Opening with the intro to defeat all other laptop'n'glitch album introductions, Passt kicks off with a roared interjection from Australian oddball Eric Mitsak at the start of one show of Pita Rehberg and Ramon Bauer's tour of his country in 2000. Naturally, since this is the world of Supercollider, fuzzy logic and fuzzier sounds, only the section "Revolver" is a straightforward live set recording. The rest of the material is made up of tampered bits from other gigs, including sections recorded at the Olympic Stadium in Sydney as part of the What Is Music? festival whose other luminous performers included Nine Inch Nails and Red Hot Chilli Peppers. The mind boggles, and then recalls pleasant memories of Atari Teenage Riot messing with their and NiN fan's heads with a slew of improvised digital noise at the Brixton Academy gig around the same time period. What a joy it must have been to be a hard-rocking Industrial Metalhead at that time, and even more to have watched their reactions to Rehberg and Bauer. Certain sections of that and the other audiences could well have asked themselves questions about the nature of music on the basis of Passt (let's leave the assumption that they could and should have been posing the question anyway alone). No doubt many just gave up and went to the bar instead, but everyone else seems to have got a good old philosophical humdinger to ponder from Messers Rehberg und Bauer (of Vienna, Austria), and in spades. The shift from polyrhythmic excursions around the reprocessing plant machinery and its assorted patches, loops and tweaks soon transgresses repetirion and heads straight for crunchy, blistering noise. If these are glitches, then they're very densely packed bits and bytes, squishing the distinction between digital and analogue through the quite simple expedient of making a racket and then twisting it into several new blistering shapes. There's much more to Passt than simple purgative eviscerations of the contents of the duo' hard discs; rapid-fire loops build dynamic structures out of the aether, heartbeat motions become shuffly patches of bass and crackle; progression rides on post-vinyl pops and static crepitations snake themselves from the depths of an eviscerated loop into the foreground of demi-semi-consciously applied sonic decay in action. In other words, it's a multi-layered sampladelic noise feast, and one that's not to be sneezed at (because Rehberg and Bauer will probably try to sample the sound) in a zeitgeit awash with the sound of laptops uncoiling themselves with all the glee of an emetic fetishist on a binge and purge mission the hard way. Snap, crackle and squelch have become the new Rock'n'Roll for some, somehow; and more simply the best way to get sine-tinglingly lost, deleriously at that, in the inner malfunctions of sound for others. [Linus Tossio] - www.freq.org.uk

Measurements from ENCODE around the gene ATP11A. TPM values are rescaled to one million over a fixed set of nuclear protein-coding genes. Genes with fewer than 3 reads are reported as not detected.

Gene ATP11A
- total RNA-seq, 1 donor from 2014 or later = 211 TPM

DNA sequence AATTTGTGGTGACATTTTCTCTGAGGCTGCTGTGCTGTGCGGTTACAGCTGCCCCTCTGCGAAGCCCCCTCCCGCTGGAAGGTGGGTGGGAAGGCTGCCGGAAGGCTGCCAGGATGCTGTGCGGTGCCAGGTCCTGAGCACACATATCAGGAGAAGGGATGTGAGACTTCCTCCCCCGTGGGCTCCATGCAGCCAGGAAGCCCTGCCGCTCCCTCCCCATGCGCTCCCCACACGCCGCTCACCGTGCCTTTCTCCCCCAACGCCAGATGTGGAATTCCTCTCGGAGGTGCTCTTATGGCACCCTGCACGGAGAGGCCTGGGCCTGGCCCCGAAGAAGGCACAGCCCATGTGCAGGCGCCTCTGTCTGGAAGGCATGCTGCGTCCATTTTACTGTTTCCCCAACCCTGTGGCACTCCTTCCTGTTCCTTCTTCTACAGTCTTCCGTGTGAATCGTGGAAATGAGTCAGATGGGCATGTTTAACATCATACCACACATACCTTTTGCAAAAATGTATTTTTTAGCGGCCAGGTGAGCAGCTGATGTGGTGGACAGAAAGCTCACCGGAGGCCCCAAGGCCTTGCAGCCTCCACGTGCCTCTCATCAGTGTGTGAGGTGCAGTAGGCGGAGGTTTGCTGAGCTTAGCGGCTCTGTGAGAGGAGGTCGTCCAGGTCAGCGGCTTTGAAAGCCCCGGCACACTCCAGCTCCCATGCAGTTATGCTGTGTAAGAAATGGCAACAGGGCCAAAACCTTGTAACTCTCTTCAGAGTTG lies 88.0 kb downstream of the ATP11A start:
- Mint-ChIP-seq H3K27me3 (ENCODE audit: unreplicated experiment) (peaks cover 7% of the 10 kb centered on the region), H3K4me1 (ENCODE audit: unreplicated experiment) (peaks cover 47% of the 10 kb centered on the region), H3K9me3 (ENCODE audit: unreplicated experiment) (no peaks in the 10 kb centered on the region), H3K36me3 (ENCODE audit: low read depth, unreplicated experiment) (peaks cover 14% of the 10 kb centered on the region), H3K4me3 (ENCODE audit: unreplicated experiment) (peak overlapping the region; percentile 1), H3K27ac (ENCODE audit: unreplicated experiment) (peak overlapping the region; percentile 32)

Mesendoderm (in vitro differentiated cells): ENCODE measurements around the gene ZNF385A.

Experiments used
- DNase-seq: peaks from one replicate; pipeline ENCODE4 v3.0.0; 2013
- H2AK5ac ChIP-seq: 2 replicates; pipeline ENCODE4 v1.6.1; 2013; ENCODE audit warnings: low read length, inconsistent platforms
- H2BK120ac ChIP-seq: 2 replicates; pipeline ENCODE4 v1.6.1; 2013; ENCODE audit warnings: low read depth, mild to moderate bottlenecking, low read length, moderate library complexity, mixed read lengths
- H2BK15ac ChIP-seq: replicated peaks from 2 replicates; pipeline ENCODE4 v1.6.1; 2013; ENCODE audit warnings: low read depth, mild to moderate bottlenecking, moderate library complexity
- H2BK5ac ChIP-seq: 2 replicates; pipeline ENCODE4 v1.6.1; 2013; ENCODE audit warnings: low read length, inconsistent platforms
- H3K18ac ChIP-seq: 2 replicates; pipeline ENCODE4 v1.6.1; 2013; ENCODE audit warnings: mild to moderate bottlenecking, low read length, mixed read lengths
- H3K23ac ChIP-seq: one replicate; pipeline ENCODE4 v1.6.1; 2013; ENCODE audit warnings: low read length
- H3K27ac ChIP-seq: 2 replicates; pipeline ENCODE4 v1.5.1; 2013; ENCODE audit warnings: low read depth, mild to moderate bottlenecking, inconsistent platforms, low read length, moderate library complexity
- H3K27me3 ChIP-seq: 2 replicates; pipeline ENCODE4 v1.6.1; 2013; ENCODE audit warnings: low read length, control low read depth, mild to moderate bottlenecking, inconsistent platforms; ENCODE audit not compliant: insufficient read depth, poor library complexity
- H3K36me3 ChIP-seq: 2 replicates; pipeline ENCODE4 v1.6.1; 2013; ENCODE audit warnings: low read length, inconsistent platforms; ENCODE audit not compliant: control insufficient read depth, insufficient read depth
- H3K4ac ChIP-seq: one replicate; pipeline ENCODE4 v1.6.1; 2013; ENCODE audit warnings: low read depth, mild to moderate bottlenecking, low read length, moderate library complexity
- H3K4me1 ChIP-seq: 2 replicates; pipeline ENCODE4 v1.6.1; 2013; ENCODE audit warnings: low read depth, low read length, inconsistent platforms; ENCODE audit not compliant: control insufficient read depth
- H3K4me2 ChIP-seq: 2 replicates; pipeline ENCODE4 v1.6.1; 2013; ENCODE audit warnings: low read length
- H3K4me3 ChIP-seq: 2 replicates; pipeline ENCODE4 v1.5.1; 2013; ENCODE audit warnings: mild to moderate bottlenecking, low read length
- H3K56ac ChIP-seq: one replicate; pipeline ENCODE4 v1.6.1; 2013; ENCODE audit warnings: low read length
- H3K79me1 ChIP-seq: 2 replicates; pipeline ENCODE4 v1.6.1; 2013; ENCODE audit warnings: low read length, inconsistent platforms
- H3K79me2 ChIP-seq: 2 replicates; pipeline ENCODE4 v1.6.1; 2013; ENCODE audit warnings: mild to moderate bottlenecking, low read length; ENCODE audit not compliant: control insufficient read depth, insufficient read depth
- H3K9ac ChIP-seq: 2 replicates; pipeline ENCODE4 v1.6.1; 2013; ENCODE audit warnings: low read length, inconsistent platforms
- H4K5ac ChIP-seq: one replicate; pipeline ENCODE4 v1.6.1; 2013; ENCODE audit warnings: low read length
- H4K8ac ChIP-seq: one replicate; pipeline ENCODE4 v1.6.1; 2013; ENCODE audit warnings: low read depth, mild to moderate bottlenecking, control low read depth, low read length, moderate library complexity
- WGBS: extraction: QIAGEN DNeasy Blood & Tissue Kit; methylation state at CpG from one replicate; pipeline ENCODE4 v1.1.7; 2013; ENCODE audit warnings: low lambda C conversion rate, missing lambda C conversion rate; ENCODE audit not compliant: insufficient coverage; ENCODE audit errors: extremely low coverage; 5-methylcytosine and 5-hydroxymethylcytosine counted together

VITAL, The Netherlands: